Baweja: The man behind Chaar Sahibzaade


Chaar Sahibzaade has grossed over Rupees 200 million in 7 days since its release on Guru Nanak Guru gurpurab on Nov 6. This photo realistic 3D animation film has raised the bar for Punjabi movies, as an average Punjabi movie normally earns Rp 80-100 million. Sonia Srikureja chats with Director Harry Baweja to find what went behind the making of this epic movie.


What inspired you to make Chaar Sahibzaade

I’d made 20 films and have always looked back to thank God every time I took a step forward but I felt there had to be a better way to express my gratitude. As a builder I might have built a gurdwara but since I’m a filmmaker it’s only natural to make a film. Initially it started with an idea to base the movie on one of the Sikh Gurus which I wasn’t permitted to, or better put, nobody is permitted to. At the most you can show them as still images. It’s not practical to make a feature film using only still images so finally after requesting the SGPC (Punjab-based Shiromani Gurdwara Parbandhak Committee), I got permission to animate stories related to Guruji. The closest to Guru Sahib is his family and that’s when the whole focus fell on the Chaar Sahibzaades.  It’s quite a recent history of only about 300 years and a story so inspiring that I decided on it.


Was it difficult to verify the storyline for this sensitive historical event? 

It sure was. There’s very little historical references. We don’t have all the historical architectural structures. Many have been destroyed or lost. Whatever was available was incorporated in the movie and for the missing puzzle we searched to see what it could’ve been, trying our best to stay true to history and to make sure that the film did not hurt anybody’s religious sentiments. We wanted to make sure everything turned out perfect, everybody enjoys the movie and nobody gets hurt.


Harry Baweja at the Chaar Sahibzaade premiere show in Bangkok on Nov 2
Harry Baweja at the Chaar Sahibzaade premiere show in Bangkok on Nov 2 – PHOTO KITIPHORN KHANIJOU 

What other challenges did you face?  

Since this is my first animation, when started direction, I thought I I’d just need to go once a week to overlook. However, in the last one and a half years I have been doing nothing but sitting in the studios day and night. I needed to make sure all the characters appear as human as possible, working from the little bits to the bigger picture of human nature which means correcting every single  character in that frame. It has been a tedious and tiring job.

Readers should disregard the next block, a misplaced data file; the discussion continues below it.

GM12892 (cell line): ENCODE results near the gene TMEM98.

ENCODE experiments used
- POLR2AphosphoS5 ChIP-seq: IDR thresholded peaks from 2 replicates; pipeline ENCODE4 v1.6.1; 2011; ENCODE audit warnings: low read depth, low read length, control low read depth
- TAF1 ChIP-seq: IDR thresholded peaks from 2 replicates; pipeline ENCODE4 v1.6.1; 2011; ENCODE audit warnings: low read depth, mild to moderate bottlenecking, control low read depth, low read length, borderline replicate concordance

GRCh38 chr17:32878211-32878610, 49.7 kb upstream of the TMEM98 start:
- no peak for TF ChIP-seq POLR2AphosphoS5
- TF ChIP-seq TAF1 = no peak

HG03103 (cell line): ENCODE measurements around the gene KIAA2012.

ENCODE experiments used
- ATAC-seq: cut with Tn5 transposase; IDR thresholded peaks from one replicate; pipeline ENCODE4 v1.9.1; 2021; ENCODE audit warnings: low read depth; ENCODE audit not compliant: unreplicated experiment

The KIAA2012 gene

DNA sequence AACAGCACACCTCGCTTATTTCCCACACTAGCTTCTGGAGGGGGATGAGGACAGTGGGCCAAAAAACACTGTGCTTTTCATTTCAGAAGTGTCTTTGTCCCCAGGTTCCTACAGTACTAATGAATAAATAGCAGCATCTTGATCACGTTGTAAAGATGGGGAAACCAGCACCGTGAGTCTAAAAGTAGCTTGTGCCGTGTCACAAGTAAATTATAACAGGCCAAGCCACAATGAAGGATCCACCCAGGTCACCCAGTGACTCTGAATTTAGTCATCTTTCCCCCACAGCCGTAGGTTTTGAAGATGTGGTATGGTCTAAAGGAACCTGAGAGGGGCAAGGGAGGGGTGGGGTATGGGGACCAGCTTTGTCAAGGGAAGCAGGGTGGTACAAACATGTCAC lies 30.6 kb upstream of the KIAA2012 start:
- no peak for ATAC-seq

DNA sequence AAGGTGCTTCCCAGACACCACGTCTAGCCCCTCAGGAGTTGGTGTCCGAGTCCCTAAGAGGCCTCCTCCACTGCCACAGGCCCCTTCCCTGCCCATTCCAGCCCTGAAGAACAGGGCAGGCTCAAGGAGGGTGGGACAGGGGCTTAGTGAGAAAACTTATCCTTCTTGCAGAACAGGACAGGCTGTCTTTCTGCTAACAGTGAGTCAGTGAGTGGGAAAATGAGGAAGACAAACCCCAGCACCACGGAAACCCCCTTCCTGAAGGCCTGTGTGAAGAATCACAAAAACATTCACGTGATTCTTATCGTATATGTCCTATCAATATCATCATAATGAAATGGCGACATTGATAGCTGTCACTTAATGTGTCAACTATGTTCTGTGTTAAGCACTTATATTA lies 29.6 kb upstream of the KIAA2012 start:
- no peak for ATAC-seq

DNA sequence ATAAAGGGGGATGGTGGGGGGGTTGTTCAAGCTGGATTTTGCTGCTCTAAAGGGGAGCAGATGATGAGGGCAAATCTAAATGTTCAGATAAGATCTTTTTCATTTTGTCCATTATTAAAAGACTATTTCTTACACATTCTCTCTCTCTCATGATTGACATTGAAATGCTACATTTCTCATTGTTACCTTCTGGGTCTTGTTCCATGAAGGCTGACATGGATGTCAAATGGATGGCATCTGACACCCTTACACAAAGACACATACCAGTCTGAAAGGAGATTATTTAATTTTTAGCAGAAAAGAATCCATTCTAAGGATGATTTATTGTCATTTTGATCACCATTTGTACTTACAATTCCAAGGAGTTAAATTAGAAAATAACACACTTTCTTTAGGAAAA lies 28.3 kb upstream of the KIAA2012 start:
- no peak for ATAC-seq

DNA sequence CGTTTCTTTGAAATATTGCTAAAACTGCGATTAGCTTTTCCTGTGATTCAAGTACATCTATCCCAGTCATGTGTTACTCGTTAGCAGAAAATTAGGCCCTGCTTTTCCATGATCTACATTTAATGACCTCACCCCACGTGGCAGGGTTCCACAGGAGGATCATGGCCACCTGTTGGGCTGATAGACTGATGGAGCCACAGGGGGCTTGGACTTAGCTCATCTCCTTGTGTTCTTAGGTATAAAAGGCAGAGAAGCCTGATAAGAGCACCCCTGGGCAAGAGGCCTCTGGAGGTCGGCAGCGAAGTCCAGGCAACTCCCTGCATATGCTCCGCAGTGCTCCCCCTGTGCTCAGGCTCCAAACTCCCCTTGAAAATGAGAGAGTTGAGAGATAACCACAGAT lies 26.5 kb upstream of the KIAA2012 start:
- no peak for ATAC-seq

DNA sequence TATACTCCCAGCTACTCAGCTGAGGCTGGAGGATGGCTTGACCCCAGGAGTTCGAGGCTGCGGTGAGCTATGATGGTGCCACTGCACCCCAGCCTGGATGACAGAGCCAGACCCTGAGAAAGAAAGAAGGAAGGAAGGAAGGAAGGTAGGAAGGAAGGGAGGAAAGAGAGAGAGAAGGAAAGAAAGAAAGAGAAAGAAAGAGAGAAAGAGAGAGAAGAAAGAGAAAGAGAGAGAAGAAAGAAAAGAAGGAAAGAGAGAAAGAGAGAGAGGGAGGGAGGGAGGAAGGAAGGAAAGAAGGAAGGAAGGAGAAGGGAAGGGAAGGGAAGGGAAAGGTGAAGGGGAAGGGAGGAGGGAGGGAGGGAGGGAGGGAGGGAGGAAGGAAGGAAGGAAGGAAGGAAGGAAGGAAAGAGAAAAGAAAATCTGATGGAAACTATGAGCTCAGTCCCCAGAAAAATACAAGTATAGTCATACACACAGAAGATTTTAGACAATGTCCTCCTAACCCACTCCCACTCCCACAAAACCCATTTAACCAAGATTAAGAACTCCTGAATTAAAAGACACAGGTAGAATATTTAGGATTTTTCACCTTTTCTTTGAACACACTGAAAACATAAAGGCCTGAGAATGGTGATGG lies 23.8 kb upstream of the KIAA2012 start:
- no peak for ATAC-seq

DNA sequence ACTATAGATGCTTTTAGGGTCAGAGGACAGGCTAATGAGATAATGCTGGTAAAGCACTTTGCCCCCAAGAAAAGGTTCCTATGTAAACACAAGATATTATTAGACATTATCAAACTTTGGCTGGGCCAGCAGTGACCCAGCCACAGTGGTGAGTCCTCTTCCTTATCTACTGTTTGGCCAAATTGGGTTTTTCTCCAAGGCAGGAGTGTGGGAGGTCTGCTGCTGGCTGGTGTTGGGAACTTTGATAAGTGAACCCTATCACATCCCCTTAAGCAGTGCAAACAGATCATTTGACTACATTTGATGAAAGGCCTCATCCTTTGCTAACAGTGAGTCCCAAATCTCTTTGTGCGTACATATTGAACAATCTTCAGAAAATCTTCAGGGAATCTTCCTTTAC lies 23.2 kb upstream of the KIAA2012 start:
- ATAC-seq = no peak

It was a difficult journey to make such an expensive film with no support. I tried my best to have partners, but nobody came forward. Towards the end I did get investors but it was a very small percentage for distribution not production.


Any advantages of making an animation film? 

I could control all the actors, I can make them come and go as needed. I didn’t have to wait for anybody.


How did you feel the first time you watched your film? 

Seeing the movie wasn’t something new as I had been going through it for two and a half years.  My dream came true the first time I saw the Chaar sahibzaades come alive. Seeing the characters performing in front of me live when I had always only seen them in photographs was a moment I still can’t forget. I still have that 30 second clip with me.


What’s your favorite scene in the movie?  

When the two chote sahibzaades shared with their grandmother their dream and the both of them had the same dream. Their grandmother was surprised. Well it wasn’t just a dream, it turned out to be a premonition.


What’s the message you want everyone to go home with? 

I want everyone to watch how the chote sahibzaades stood by their principles. Their courage and bravery is just ‘wow’. They had complete faith in God and trusted that whatever he does is for the best. I also hope this movie opens doors for others to make films on such historical references so that all the history that’s lying in books can come out.
Any other projects to look forward to?  

There’s another Baweja Movies’ film releasing, Happy Go Lucky, on November 21st. Other than that there are no other projects for now as for the last five years my complete focus has been into making Chaar Sahibzaade. I still have the letter I wrote to SGPC in 2009 to express my idea and schedule a meeting with them for permission and input.


How was your experience with the Thai Indian community? 

The kind of enthusiasm everyone showed to watch the premier encouraged me to be part of the organizing team. I also love the way you all are in touch with your culture. You are probably doing what Thailand expects from you and yet you haven’t forgot your roots and thats what makes it beautiful.

[Chaar Sahibzaade is being screened worldwide in three languages, Hindi, English and Punjabi, in 3D and 2D]


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  1. Dear Mr Baweja,
    I admire your bold step to produce this wonderful historical movie on
    Chaar Sahibzadas lives and their respective sacrifices. I could imagine
    your frustration and disappointments at certain levels duri ng your discussion with SGPC authorities and other Sikh organizations.
    I salute to your marvalous work done and expect more such Sikh historical
    facts in the future.
    Dilawar Dhatt

  2. During my stay in Panjab University, Chandigarh, from 1973-1977, I was involved with Baweja in a play he produced/directed and acted for Mata Gujri Hall. The play was King Henry VIII and his 6 wives. I was a light grip! Baweja was with the Dept of Indian Theatre. I made it a point to watch plays done by the department. Once I cycled to a village on the out skirts of Chandigarh to watch the staging of Mirza Sahibaan in the village square! Memories are made of this….